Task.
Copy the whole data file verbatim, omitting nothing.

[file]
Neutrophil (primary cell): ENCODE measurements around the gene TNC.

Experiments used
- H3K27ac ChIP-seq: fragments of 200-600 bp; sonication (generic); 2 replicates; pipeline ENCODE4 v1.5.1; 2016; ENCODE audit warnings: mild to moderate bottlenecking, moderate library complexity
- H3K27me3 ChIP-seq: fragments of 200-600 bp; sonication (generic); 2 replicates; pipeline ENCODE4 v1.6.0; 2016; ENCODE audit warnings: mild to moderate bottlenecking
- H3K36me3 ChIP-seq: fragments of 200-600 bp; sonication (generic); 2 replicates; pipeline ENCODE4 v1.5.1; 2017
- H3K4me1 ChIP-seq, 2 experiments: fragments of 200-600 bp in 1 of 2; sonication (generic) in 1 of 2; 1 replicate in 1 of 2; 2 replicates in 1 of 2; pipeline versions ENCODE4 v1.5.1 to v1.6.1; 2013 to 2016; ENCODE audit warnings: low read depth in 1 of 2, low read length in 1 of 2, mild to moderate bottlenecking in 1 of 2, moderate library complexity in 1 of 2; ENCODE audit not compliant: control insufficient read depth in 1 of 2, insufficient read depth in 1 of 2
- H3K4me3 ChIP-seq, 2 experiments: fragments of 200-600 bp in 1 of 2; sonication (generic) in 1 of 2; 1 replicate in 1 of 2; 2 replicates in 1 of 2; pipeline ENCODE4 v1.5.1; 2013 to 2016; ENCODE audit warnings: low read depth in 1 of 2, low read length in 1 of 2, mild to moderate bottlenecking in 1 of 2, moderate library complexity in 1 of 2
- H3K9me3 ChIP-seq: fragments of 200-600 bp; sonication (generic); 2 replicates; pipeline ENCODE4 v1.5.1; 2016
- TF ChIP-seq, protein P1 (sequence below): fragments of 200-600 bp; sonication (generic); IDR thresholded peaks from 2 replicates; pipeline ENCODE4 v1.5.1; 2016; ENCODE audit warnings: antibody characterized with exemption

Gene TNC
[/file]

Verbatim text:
Neutrophil (primary cell): ENCODE measurements around the gene TNC.

Experiments used
- H3K27ac ChIP-seq: fragments of 200-600 bp; sonication (generic); 2 replicates; pipeline ENCODE4 v1.5.1; 2016; ENCODE audit warnings: mild to moderate bottlenecking, moderate library complexity
- H3K27me3 ChIP-seq: fragments of 200-600 bp; sonication (generic); 2 replicates; pipeline ENCODE4 v1.6.0; 2016; ENCODE audit warnings: mild to moderate bottlenecking
- H3K36me3 ChIP-seq: fragments of 200-600 bp; sonication (generic); 2 replicates; pipeline ENCODE4 v1.5.1; 2017
- H3K4me1 ChIP-seq, 2 experiments: fragments of 200-600 bp in 1 of 2; sonication (generic) in 1 of 2; 1 replicate in 1 of 2; 2 replicates in 1 of 2; pipeline versions ENCODE4 v1.5.1 to v1.6.1; 2013 to 2016; ENCODE audit warnings: low read depth in 1 of 2, low read length in 1 of 2, mild to moderate bottlenecking in 1 of 2, moderate library complexity in 1 of 2; ENCODE audit not compliant: control insufficient read depth in 1 of 2, insufficient read depth in 1 of 2
- H3K4me3 ChIP-seq, 2 experiments: fragments of 200-600 bp in 1 of 2; sonication (generic) in 1 of 2; 1 replicate in 1 of 2; 2 replicates in 1 of 2; pipeline ENCODE4 v1.5.1; 2013 to 2016; ENCODE audit warnings: low read depth in 1 of 2, low read length in 1 of 2, mild to moderate bottlenecking in 1 of 2, moderate library complexity in 1 of 2
- H3K9me3 ChIP-seq: fragments of 200-600 bp; sonication (generic); 2 replicates; pipeline ENCODE4 v1.5.1; 2016
- TF ChIP-seq, protein P1 (sequence below): fragments of 200-600 bp; sonication (generic); IDR thresholded peaks from 2 replicates; pipeline ENCODE4 v1.5.1; 2016; ENCODE audit warnings: antibody characterized with exemption

Gene TNC